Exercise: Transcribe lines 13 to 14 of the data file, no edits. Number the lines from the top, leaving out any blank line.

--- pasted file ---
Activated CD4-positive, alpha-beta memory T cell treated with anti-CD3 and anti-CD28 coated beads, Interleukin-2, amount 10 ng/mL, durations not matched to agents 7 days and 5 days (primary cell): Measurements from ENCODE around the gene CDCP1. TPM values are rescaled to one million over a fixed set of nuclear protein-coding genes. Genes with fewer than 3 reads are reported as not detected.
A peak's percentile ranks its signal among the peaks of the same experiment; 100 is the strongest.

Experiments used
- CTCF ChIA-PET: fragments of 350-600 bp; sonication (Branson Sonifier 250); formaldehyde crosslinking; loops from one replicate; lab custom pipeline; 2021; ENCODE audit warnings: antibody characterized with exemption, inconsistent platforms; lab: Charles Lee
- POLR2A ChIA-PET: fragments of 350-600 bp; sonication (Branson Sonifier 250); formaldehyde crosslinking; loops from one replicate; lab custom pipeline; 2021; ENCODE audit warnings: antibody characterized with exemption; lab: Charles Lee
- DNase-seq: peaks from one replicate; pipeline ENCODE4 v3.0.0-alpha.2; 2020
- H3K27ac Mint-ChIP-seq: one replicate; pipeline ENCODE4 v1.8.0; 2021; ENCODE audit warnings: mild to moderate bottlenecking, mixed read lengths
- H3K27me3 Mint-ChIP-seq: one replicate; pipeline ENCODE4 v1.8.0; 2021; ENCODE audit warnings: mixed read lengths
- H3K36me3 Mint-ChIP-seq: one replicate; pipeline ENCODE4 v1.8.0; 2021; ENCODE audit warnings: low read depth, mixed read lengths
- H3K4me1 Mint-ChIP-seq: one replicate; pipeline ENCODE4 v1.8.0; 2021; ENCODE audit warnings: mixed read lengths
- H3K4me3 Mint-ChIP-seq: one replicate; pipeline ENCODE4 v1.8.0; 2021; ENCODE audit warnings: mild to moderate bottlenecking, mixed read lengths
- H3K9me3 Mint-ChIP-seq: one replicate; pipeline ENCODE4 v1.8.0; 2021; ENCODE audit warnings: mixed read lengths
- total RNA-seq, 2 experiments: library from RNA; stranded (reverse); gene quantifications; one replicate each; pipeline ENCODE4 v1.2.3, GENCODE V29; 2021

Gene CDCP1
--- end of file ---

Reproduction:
- total RNA-seq, 2 experiments: library from RNA; stranded (reverse); gene quantifications; one replicate each; pipeline ENCODE4 v1.2.3, GENCODE V29; 2021

Gene CDCP1